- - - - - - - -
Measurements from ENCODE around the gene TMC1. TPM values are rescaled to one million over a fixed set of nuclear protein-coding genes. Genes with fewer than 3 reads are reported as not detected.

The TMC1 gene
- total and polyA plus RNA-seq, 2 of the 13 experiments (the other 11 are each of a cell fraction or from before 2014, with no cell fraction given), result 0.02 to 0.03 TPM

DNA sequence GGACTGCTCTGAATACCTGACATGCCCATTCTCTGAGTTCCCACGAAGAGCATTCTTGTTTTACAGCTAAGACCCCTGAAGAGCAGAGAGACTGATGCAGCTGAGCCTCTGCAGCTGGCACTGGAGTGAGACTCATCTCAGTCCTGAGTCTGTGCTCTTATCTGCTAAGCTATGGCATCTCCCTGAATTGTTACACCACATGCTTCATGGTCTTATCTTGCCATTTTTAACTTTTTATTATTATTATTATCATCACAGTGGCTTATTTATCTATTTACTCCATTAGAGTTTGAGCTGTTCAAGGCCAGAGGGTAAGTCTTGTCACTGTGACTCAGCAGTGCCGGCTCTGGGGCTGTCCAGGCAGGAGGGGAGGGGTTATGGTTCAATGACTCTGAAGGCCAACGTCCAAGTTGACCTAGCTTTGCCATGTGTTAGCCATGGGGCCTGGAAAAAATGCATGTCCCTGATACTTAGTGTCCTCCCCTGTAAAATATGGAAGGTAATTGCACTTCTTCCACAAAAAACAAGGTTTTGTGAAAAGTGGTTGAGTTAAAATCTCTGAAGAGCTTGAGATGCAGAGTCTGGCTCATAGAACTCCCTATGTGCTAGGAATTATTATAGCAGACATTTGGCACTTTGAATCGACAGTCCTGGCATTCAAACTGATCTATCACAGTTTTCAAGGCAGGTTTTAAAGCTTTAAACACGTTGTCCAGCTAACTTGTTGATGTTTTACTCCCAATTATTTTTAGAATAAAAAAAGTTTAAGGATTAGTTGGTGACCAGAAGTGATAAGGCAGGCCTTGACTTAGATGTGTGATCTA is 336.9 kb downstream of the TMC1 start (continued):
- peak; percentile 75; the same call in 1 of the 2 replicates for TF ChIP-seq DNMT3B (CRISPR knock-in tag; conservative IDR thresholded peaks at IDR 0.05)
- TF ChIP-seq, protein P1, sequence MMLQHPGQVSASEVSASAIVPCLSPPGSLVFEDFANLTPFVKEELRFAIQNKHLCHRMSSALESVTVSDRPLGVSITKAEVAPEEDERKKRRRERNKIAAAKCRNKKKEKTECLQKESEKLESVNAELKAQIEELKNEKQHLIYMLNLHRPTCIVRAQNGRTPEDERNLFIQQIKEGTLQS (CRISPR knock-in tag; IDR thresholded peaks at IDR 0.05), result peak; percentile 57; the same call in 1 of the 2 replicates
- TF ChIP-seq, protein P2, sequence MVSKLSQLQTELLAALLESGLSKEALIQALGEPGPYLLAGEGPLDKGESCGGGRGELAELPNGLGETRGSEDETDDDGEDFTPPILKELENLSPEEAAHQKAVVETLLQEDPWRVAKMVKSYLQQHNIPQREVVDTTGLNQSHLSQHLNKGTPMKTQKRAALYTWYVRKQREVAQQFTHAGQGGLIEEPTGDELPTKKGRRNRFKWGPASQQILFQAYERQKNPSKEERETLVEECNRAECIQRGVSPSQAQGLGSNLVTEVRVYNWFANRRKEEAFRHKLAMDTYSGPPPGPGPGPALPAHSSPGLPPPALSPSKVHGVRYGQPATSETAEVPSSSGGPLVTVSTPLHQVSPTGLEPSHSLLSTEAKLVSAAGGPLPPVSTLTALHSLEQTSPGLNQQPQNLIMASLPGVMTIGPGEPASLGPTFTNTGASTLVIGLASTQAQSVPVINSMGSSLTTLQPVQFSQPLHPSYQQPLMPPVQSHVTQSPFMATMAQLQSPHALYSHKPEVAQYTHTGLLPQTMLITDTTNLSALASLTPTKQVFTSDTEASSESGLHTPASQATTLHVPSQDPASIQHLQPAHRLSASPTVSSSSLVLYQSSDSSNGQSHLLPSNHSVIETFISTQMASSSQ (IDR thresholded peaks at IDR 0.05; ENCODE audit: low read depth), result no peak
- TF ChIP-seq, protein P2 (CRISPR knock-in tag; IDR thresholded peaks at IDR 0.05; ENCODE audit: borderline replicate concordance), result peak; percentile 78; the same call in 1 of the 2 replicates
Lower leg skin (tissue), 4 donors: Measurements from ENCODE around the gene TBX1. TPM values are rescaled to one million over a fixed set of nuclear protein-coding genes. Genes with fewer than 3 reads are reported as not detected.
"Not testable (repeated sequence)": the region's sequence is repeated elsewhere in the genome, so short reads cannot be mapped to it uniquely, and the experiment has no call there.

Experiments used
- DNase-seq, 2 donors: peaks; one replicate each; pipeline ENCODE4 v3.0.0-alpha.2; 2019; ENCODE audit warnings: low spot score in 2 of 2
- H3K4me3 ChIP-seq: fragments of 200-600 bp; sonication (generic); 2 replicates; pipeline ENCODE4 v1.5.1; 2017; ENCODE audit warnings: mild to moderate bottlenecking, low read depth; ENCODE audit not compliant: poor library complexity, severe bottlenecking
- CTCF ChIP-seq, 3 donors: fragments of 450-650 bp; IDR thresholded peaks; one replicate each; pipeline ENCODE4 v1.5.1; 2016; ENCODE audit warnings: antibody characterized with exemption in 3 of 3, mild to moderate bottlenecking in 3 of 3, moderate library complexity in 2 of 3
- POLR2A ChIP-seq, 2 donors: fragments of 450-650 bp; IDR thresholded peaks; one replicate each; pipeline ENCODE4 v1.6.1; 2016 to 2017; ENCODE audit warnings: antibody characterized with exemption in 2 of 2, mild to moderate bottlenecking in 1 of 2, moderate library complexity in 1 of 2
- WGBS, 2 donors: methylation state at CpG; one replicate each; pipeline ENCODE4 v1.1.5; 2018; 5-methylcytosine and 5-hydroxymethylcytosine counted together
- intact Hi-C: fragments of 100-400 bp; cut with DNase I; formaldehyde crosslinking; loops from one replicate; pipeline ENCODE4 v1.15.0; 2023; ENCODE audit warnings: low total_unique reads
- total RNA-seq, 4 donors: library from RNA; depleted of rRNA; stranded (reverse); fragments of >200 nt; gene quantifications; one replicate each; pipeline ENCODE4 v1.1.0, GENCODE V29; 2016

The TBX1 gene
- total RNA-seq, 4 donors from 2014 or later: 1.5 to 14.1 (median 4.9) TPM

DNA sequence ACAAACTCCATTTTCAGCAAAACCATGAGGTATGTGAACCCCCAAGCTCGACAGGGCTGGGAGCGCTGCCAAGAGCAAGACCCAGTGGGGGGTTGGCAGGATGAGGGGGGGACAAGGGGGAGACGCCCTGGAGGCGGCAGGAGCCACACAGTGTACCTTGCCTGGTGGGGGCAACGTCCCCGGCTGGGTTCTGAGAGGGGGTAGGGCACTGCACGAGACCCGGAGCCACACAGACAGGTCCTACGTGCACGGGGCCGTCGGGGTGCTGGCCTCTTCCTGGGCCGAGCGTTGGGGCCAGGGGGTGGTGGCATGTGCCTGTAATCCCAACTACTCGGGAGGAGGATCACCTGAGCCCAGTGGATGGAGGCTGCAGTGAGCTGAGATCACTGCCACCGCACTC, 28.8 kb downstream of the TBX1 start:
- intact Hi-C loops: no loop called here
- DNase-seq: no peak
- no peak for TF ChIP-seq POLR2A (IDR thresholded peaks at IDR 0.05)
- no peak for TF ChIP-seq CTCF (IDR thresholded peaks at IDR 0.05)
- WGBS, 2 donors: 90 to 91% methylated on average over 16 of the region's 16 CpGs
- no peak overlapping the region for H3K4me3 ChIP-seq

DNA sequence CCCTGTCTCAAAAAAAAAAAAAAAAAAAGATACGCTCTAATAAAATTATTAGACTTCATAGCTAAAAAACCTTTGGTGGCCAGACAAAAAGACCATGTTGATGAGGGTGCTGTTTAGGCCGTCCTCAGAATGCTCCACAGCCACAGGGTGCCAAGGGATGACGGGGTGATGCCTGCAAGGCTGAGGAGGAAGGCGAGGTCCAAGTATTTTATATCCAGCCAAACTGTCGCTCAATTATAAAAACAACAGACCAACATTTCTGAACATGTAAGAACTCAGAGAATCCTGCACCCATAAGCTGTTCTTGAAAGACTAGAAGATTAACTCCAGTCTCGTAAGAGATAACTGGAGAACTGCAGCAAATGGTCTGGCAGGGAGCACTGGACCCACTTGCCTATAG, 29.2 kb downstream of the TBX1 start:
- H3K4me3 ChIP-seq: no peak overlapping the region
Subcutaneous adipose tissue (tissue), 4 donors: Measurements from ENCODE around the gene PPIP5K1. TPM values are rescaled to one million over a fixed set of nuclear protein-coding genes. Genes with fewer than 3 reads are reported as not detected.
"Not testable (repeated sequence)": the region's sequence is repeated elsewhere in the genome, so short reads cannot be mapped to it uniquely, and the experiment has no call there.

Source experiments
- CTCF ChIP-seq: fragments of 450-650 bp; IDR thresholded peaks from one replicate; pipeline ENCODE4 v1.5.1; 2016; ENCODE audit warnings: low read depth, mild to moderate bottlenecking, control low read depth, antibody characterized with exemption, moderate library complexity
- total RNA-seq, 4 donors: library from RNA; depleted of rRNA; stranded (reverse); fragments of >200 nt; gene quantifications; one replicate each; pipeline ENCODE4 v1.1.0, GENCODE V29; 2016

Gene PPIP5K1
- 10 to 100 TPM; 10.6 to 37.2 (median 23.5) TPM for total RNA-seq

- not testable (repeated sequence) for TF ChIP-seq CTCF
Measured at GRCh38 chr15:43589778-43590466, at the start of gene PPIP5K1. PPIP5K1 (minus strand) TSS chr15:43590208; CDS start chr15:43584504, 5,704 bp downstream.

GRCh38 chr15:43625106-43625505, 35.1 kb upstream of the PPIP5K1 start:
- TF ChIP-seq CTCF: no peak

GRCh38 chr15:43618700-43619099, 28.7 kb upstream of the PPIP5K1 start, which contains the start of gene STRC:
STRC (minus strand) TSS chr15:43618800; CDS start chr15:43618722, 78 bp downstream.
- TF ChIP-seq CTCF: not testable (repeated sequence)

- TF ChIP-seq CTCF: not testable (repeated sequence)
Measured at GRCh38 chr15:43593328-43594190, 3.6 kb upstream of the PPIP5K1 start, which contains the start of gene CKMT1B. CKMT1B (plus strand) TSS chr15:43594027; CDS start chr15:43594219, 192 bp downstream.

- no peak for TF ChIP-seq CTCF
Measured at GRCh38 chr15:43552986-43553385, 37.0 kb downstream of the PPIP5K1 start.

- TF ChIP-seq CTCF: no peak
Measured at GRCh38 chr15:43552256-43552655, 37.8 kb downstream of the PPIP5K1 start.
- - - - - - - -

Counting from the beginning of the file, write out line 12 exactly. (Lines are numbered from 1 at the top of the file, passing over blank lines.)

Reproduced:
- DNase-seq, 2 donors: peaks; one replicate each; pipeline ENCODE4 v3.0.0-alpha.2; 2019; ENCODE audit warnings: low spot score in 2 of 2